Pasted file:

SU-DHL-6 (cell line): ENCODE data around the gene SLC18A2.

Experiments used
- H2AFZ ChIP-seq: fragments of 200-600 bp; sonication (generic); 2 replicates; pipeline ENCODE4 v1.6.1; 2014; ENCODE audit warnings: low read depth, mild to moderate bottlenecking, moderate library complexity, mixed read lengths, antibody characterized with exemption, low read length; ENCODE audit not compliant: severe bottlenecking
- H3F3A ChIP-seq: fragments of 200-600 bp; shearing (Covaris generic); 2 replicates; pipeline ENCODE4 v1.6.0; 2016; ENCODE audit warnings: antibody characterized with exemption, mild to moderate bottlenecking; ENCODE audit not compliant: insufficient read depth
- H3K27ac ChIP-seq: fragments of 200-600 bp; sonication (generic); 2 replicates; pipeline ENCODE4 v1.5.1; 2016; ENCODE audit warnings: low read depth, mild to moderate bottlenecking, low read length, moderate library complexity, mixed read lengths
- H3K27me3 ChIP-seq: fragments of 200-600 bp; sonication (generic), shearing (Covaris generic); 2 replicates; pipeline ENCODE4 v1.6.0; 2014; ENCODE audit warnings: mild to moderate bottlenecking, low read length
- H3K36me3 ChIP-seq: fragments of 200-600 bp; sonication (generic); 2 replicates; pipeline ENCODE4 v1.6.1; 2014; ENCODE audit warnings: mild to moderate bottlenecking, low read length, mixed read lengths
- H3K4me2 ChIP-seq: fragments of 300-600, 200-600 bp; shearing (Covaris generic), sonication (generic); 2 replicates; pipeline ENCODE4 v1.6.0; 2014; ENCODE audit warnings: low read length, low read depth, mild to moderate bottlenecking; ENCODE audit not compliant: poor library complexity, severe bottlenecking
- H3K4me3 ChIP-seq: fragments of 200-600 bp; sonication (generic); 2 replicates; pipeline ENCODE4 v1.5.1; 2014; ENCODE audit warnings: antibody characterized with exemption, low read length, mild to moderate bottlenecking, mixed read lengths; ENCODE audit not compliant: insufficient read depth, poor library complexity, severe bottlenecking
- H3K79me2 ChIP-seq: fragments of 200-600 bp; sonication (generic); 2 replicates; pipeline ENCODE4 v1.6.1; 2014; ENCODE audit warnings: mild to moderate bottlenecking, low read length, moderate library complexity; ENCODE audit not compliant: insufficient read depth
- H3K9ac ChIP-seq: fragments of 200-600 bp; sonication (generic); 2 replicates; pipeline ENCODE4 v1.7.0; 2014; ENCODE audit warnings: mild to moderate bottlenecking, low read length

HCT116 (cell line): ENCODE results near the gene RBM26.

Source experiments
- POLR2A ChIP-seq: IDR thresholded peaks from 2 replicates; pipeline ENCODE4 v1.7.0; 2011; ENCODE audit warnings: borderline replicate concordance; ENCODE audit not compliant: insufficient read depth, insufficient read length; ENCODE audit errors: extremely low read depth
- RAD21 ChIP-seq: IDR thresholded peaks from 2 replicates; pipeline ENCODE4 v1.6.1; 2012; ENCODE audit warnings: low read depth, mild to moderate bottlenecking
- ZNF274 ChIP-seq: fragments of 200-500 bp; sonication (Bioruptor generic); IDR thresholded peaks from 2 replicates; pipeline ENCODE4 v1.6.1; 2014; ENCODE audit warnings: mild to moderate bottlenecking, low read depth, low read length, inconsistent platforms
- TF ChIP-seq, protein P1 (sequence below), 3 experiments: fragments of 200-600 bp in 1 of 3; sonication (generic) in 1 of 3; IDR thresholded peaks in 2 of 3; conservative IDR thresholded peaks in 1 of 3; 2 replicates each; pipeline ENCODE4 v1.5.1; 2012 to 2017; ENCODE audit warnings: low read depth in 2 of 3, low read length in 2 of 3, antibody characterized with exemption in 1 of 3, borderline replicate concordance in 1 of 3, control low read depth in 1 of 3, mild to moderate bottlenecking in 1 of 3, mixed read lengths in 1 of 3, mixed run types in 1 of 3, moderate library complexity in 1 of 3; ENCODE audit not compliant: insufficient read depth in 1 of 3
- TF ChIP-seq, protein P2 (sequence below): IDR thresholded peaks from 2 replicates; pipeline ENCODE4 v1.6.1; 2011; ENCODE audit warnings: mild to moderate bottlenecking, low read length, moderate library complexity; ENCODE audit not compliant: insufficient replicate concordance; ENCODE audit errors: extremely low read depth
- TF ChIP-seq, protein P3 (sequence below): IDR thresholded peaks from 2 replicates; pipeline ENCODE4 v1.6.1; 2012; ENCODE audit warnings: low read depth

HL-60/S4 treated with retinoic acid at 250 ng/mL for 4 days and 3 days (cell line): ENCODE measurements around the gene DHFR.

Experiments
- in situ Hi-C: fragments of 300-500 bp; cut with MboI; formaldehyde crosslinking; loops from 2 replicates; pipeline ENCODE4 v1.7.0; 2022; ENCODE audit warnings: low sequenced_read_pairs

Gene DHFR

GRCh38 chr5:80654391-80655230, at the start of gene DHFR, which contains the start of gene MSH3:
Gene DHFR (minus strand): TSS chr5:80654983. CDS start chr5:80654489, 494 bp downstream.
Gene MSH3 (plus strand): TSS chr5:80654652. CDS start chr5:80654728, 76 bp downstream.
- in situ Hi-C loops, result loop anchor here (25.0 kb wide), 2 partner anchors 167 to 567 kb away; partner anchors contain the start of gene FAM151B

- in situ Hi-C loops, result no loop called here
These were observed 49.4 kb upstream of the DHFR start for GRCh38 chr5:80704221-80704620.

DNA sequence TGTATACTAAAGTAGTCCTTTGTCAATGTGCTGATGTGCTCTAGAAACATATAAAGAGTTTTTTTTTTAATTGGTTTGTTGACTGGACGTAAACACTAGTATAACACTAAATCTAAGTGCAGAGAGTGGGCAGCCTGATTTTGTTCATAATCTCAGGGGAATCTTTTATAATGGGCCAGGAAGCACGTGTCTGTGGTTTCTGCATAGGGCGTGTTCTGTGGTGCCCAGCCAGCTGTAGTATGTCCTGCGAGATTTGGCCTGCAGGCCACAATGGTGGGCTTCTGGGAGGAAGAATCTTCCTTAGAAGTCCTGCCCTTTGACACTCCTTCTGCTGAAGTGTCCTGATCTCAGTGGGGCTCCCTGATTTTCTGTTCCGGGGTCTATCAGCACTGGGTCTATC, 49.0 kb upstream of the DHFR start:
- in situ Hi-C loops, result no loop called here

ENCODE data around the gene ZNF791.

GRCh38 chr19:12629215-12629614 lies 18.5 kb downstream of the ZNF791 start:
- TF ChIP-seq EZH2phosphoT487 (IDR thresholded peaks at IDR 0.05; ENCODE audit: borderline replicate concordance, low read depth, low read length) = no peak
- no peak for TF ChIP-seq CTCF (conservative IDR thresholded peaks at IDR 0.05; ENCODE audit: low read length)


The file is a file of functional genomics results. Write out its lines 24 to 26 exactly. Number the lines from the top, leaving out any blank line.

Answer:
GRCh38 chr5:80654391-80655230, at the start of gene DHFR, which contains the start of gene MSH3:
Gene DHFR (minus strand): TSS chr5:80654983. CDS start chr5:80654489, 494 bp downstream.
Gene MSH3 (plus strand): TSS chr5:80654652. CDS start chr5:80654728, 76 bp downstream.